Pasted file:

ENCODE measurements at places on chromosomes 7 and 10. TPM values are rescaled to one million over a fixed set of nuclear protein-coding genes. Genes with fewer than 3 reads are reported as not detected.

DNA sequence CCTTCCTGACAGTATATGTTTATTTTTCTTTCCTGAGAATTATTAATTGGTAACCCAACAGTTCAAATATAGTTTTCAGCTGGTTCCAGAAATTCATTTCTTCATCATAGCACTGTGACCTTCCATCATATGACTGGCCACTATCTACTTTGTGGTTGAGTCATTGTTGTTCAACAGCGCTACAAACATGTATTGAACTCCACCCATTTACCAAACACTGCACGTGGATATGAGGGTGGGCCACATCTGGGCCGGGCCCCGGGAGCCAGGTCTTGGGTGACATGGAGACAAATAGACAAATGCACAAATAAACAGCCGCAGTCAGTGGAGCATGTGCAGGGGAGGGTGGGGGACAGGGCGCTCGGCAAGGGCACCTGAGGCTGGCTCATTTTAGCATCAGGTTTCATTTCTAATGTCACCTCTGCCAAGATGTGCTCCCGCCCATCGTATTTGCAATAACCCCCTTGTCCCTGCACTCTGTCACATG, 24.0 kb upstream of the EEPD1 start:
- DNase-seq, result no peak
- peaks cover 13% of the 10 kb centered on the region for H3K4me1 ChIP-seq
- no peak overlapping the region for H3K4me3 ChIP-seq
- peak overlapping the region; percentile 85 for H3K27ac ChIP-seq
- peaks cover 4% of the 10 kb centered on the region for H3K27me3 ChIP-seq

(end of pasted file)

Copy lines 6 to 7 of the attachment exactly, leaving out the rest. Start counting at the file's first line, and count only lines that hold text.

- peak overlapping the region; percentile 85 for H3K27ac ChIP-seq
- peaks cover 4% of the 10 kb centered on the region for H3K27me3 ChIP-seq